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Induced fetal demise

Anna K Sfakianaki, MD
Joshua Copel, MD
Section Editor
Jody Steinauer, MD, MAS
Deputy Editor
Sandy J Falk, MD, FACOG


Induced fetal demise (also called iatrogenic fetal demise, feticide or fetocide) refers to the injection of a pharmacologic agent into a fetus to cause its demise. The procedure is usually performed as an adjunct to mid to late second trimester termination of pregnancy, but is also performed for selective or nonselective reduction of one or more fetuses in a multiple gestation. These issues are discussed in detail separately. (See "Multifetal pregnancy reduction and selective termination" and "Overview of second-trimester pregnancy termination".)


Facilitation of abortion — In theory, softening and loosening of fetal tissues and hormonal changes related to fetal demise should facilitate subsequent uterine evacuation. This has not been studied rigorously; however, the available data regarding pregnancy termination after induced fetal demise have not consistently observed a reduction in the duration of the procedure [1-3].

For patients with placenta previa undergoing medical termination of pregnancy, a case-control study including 15 pregnancies reported that preinduction feticide decreased the risk of transfusion [4]. This finding needs to be confirmed in larger trials.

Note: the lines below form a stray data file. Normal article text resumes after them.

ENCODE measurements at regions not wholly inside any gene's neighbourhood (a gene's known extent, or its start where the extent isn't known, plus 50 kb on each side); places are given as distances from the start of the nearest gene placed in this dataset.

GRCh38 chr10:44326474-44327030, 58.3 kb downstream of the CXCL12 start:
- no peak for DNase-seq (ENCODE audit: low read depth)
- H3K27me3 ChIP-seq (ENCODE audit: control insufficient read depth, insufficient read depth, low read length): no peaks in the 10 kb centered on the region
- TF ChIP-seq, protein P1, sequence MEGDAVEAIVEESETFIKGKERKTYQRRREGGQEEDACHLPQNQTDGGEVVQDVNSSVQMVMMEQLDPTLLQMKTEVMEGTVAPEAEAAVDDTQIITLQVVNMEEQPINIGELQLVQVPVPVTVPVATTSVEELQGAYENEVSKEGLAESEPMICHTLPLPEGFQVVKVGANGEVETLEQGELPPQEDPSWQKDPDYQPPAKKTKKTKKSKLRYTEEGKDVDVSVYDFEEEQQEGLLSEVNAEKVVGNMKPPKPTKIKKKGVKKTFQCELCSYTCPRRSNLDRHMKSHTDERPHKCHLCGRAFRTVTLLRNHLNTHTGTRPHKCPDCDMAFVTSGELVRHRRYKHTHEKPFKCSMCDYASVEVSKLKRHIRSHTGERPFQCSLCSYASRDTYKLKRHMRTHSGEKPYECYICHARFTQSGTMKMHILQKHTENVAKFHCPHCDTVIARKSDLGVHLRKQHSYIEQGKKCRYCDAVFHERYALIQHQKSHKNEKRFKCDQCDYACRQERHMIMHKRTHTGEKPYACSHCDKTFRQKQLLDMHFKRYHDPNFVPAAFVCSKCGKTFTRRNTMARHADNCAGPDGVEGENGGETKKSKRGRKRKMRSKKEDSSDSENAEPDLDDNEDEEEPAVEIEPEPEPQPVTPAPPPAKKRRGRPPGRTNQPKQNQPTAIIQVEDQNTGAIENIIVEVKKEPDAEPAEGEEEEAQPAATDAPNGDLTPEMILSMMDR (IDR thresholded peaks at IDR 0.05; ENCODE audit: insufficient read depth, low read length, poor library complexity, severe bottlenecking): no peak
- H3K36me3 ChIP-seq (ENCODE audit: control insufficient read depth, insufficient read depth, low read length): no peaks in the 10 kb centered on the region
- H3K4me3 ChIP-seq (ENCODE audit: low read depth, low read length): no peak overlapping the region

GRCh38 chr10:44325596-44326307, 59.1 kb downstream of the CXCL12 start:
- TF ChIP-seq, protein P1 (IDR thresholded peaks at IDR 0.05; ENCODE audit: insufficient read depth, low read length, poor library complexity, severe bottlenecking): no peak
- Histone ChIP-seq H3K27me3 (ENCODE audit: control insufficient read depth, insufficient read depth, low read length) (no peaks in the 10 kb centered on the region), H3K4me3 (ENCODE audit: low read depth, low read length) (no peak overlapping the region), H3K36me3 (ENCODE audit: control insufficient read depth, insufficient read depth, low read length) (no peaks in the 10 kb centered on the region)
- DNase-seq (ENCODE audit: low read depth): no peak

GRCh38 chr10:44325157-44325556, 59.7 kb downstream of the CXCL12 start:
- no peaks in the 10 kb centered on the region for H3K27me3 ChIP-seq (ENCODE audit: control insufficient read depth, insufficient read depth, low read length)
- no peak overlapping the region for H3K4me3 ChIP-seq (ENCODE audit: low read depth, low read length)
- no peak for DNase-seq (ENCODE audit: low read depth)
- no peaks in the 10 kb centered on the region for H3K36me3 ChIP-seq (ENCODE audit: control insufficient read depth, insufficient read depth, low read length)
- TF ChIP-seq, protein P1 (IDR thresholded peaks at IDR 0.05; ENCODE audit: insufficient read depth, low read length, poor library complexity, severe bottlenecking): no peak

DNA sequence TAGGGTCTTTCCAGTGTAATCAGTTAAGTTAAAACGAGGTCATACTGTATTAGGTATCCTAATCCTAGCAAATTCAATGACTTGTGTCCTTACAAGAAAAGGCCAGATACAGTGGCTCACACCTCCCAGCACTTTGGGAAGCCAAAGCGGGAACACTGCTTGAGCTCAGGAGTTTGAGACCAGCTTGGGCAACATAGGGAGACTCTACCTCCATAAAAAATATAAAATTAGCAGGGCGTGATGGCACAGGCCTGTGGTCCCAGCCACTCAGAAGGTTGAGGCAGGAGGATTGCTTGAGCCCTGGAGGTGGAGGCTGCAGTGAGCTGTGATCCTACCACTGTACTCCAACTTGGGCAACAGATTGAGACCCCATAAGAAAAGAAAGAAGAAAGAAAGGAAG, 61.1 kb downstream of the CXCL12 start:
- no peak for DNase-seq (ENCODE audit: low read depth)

Patient/provider preference — As discussed above, standard methods of pregnancy termination via labor induction do not ensure fetal demise during the procedure. A live birth in this setting can be psychologically and emotionally difficult for the family and staff; feticide removes this possibility [3,5]. In a randomized placebo controlled trial of digoxin to facilitate late second-trimester abortion, 91 percent of patients indicated that they preferred their fetuses be dead prior to the procedure [1]. This has also been our experience; we have observed that patients who undergo abortion in the late second trimester are very amenable to induced fetal demise.

Providers also generally favor induced fetal demise prior to the abortion procedure, for all of the reasons cited above [6].

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Literature review current through: Nov 2017. | This topic last updated: Aug 29, 2017.
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